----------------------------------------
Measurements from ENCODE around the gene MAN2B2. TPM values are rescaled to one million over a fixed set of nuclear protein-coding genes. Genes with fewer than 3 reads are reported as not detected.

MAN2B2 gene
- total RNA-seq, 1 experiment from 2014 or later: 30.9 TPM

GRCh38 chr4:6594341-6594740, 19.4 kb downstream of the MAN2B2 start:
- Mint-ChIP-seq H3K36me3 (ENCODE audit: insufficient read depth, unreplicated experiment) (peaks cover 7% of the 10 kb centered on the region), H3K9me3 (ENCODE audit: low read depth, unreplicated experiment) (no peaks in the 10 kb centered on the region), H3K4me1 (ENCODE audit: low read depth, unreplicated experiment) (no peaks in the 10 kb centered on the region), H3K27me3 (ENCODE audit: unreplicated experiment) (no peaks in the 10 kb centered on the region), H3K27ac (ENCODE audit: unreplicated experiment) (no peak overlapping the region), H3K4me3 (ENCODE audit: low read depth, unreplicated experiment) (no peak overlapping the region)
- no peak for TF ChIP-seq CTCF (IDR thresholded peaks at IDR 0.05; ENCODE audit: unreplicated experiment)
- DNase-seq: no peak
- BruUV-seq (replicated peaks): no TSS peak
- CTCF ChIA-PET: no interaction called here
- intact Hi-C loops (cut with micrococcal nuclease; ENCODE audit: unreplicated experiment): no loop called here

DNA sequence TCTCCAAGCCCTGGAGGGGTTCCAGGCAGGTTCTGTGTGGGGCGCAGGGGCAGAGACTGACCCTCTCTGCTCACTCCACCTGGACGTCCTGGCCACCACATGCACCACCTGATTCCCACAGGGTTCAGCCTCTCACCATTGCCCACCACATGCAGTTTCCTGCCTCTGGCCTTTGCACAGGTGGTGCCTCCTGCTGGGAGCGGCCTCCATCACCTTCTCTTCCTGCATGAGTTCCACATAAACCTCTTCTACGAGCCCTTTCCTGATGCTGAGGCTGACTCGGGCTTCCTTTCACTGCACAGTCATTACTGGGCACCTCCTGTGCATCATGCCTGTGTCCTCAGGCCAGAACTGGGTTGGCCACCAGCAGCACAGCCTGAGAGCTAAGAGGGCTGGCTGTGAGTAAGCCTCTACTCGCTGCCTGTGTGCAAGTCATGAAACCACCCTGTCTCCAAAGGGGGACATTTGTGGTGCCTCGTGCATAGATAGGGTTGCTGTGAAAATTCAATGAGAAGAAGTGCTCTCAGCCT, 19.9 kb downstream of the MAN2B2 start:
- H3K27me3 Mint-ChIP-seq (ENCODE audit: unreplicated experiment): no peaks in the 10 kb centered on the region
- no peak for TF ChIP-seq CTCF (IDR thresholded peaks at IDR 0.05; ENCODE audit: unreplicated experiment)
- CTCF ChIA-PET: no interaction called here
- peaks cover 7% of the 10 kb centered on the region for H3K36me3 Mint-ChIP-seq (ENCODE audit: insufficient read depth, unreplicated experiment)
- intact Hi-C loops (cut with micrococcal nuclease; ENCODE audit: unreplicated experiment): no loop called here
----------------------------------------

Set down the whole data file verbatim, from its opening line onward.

Measurements from ENCODE around the gene MAN2B2. TPM values are rescaled to one million over a fixed set of nuclear protein-coding genes. Genes with fewer than 3 reads are reported as not detected.

MAN2B2 gene
- total RNA-seq, 1 experiment from 2014 or later: 30.9 TPM

GRCh38 chr4:6594341-6594740, 19.4 kb downstream of the MAN2B2 start:
- Mint-ChIP-seq H3K36me3 (ENCODE audit: insufficient read depth, unreplicated experiment) (peaks cover 7% of the 10 kb centered on the region), H3K9me3 (ENCODE audit: low read depth, unreplicated experiment) (no peaks in the 10 kb centered on the region), H3K4me1 (ENCODE audit: low read depth, unreplicated experiment) (no peaks in the 10 kb centered on the region), H3K27me3 (ENCODE audit: unreplicated experiment) (no peaks in the 10 kb centered on the region), H3K27ac (ENCODE audit: unreplicated experiment) (no peak overlapping the region), H3K4me3 (ENCODE audit: low read depth, unreplicated experiment) (no peak overlapping the region)
- no peak for TF ChIP-seq CTCF (IDR thresholded peaks at IDR 0.05; ENCODE audit: unreplicated experiment)
- DNase-seq: no peak
- BruUV-seq (replicated peaks): no TSS peak
- CTCF ChIA-PET: no interaction called here
- intact Hi-C loops (cut with micrococcal nuclease; ENCODE audit: unreplicated experiment): no loop called here

DNA sequence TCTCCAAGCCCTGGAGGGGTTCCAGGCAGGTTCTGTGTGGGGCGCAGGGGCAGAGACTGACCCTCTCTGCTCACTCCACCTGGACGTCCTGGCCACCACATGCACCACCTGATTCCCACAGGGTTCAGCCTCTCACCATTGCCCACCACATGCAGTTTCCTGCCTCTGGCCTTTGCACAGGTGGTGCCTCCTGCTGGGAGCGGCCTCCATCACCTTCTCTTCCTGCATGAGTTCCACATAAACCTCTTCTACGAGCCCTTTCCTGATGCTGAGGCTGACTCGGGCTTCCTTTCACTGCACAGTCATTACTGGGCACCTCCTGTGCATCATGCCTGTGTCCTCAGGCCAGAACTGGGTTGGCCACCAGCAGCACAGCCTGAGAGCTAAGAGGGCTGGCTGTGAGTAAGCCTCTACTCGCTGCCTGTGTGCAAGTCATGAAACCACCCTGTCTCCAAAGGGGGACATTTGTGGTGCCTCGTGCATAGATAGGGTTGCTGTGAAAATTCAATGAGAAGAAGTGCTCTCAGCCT, 19.9 kb downstream of the MAN2B2 start:
- H3K27me3 Mint-ChIP-seq (ENCODE audit: unreplicated experiment): no peaks in the 10 kb centered on the region
- no peak for TF ChIP-seq CTCF (IDR thresholded peaks at IDR 0.05; ENCODE audit: unreplicated experiment)
- CTCF ChIA-PET: no interaction called here
- peaks cover 7% of the 10 kb centered on the region for H3K36me3 Mint-ChIP-seq (ENCODE audit: insufficient read depth, unreplicated experiment)
- intact Hi-C loops (cut with micrococcal nuclease; ENCODE audit: unreplicated experiment): no loop called here